Verla Michel Kwiram and Roy Naden, with Adventist Review staff
Dorothy Eaton Watts, who retired last year following decades of service in the Seventh-day Adventist Church's Southern Asia region, died November 8 following a lengthy illness. She was 72.
Dorothy is survived by her husband, retired Southern Asia regional church President Ron Watts, three children and six grandchildren.
In 2007, the Association of Adventist Women gave Watts its "Woman of the Year" award for Entrepreneurial Church Leadership and featured her story in its newsletter. Excerpts, adapted with permission, follow:
Dorothy Eaton grew up in rural Ohio, raised by a mother who modeled a life of service. Dorothy excelled in school, especially in creative writing. She worked in the family landscape and floral business, and later as a literature evangelist to pay for tuition at an Adventist academy and later at Columbia Union College (now Washington Adventist University). She later graduated from Andrews University.
Dorothy married Ron Watts five months after they met on a blind date in 1959. Five years later, the couple moved to India, beginning 16 years of missionary service there. Dorothy and Ron adopted three children in the country.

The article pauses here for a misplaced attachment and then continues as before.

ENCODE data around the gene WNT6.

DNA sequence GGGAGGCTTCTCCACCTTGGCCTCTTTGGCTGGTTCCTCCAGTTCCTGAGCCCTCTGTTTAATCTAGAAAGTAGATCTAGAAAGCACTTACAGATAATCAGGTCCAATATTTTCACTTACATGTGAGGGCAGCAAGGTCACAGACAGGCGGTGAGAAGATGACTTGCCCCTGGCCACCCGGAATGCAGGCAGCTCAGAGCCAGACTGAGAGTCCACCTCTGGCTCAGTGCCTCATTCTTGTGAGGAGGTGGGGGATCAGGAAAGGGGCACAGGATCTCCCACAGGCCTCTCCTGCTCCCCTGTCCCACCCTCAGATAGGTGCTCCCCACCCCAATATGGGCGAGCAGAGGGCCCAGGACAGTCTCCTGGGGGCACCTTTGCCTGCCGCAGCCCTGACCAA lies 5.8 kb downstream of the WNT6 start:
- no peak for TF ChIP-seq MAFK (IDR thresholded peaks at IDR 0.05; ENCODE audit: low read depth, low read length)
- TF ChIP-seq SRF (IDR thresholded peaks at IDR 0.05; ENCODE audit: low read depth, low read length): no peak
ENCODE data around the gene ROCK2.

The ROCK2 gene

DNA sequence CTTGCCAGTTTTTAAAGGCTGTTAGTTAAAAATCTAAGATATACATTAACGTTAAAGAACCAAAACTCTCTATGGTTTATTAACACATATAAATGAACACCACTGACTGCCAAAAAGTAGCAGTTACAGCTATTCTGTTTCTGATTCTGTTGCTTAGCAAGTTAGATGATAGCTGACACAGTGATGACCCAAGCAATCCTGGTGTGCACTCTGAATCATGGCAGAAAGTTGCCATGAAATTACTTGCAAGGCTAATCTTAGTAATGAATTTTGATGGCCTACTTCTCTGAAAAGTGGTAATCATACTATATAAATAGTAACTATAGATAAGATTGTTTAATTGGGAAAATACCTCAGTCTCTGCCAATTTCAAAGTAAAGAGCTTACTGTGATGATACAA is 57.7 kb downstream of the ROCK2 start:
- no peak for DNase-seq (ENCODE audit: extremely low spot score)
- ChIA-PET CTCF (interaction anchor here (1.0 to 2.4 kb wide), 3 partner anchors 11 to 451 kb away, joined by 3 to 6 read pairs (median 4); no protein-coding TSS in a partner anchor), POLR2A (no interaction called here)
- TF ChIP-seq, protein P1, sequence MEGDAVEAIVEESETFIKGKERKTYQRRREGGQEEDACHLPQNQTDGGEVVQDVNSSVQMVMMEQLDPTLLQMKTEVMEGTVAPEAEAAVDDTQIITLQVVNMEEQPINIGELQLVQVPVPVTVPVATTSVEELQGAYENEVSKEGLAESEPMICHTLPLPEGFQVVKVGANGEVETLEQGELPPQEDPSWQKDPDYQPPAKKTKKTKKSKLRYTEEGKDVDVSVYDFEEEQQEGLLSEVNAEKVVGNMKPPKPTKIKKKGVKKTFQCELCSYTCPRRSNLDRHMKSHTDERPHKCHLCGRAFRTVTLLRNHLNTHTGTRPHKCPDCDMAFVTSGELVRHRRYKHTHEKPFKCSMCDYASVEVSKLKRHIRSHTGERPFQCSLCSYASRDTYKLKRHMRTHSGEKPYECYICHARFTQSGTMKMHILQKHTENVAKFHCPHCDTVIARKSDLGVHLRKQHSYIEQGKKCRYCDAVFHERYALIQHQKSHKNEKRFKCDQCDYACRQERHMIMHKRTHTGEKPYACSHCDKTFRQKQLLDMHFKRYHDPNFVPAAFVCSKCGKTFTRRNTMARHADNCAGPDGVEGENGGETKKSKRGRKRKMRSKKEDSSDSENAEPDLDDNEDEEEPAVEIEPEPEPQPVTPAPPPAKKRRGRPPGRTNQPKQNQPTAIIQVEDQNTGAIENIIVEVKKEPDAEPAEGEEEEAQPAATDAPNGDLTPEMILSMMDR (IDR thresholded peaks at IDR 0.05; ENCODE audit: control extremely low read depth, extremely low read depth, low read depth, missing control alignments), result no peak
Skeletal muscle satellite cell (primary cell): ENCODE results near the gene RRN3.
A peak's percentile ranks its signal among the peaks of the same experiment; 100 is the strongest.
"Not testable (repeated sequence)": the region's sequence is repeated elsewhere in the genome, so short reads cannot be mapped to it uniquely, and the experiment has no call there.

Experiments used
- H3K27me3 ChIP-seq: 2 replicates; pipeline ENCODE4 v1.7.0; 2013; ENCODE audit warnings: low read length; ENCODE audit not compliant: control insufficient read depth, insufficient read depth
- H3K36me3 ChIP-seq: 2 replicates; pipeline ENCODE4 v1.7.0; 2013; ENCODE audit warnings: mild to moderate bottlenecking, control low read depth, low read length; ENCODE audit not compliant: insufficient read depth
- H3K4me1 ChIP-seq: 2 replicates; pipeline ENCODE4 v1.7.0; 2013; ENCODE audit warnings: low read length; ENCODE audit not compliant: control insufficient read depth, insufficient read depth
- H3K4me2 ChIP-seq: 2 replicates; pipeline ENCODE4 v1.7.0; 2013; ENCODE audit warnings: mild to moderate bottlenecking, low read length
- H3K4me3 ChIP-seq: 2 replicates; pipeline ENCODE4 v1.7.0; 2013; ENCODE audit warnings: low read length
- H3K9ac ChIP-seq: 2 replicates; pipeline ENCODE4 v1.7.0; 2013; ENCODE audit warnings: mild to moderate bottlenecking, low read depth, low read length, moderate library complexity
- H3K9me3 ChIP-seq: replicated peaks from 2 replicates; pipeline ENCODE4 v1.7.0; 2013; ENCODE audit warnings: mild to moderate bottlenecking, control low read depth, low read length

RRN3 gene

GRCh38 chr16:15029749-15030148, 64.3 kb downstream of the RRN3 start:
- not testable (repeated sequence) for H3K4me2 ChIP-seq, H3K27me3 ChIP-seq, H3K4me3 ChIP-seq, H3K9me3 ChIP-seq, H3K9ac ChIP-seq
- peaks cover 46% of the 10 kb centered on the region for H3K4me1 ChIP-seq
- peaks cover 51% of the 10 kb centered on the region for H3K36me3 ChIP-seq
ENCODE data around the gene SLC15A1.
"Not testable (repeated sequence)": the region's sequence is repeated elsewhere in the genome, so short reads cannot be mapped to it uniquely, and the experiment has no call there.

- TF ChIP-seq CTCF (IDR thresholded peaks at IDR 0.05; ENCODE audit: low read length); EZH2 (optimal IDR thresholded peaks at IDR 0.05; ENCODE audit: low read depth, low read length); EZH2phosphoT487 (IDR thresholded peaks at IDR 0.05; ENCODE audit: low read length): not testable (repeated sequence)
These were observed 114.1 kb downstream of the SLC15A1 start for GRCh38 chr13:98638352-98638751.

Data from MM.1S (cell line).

In 1979, Dorothy founded Sunshine Orphanage, which began out of the Watts' home. Today the orphanage cares for 100 children. Dorothy also launched the Adventist Child Care Agency, which directed the education of 5,000 children through the sponsorship of agencies of REACH International.
In 2003, Dorothy helped establish Adventist Child India with the goal of providing scholarships for 10,000 rural Adventist children to attend Adventist boarding schools.
When the Watts returned to the United States in 1981, Dorothy wrote some of the 27 books she authored. In 1997, she became the second director of the Adventist world church's Women's Ministries department, where she outlined curriculum still used by Women's Ministries directors worldwide.
Following her husband's call to serve as regional president for the church in South Asia, Dorothy became an associate secretary for the church there. She established empowerment programs, providing goats, sewing machines and tailoring classes to enhance the lives and independence of local women.
In the early 2000s, Dorothy ran 135 literacy projects, health education and AIDs awareness during the aftermath of two natural disasters in the region: a major earthquake in 2003 and a tsunami a year later. Her literacy projects have been duplicated in 250 locations.
-- The Adventist Woman, a publication of the Association of Adventist Women, contributed to this story